1. Donations paid in the heat of the 2004 election campaign, including the $1 million from Lord Ashcroft of the United Kingdom to the Liberal Party, and those around the time of the campaign, including ones of $200,000 and $120,000 from ACT poker-machine palaces to the Labor Party, were not publicly disclosed until February this year. (Victoria Electoral Commissioner Steve Tully related that his state limits donations from poker-machine operators to a mere $50,000)
2. People wanting to challenge an election result because it was allegedly improperly influenced by a donation have only 45 days after polling to get their action started in the Court of Disputed Returns.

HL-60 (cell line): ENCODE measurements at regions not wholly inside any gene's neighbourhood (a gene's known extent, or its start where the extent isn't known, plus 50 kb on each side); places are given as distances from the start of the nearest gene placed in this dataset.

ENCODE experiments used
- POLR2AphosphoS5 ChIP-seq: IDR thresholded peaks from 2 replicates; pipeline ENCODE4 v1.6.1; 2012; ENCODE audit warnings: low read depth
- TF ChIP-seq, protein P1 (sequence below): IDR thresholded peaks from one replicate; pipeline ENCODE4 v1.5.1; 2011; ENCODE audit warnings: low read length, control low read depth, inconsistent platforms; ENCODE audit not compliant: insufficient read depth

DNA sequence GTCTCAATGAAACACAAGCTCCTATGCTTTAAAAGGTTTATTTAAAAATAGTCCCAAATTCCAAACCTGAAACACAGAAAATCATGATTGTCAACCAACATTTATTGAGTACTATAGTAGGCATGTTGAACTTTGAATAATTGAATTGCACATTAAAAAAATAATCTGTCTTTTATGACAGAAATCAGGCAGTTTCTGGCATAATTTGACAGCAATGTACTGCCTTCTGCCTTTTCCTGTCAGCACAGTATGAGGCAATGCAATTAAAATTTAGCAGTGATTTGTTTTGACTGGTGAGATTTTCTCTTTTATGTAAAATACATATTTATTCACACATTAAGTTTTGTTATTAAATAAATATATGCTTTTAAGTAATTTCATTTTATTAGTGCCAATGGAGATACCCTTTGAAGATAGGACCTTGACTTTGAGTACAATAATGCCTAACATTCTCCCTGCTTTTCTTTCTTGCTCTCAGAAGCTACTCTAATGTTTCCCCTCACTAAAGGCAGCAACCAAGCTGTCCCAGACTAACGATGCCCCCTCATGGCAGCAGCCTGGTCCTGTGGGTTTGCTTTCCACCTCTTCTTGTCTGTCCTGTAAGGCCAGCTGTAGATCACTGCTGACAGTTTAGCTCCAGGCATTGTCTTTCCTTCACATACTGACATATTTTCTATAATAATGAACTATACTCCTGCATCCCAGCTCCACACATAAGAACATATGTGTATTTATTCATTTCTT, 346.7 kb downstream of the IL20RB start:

But the best part of the work shop was that it was held at all, and that practitioners turned up and engaged so robustly with it.
It was a good day out, and there was still time left to get to the Canberra Show for the evening, dropping back into that mass of electors to whom we in the media too often dish up hip-pocket or leader-perception yarns when we should be trying to introduce just a little democratic auditing into their vote-weighing exercises.
(c) 2006 The Canberra Times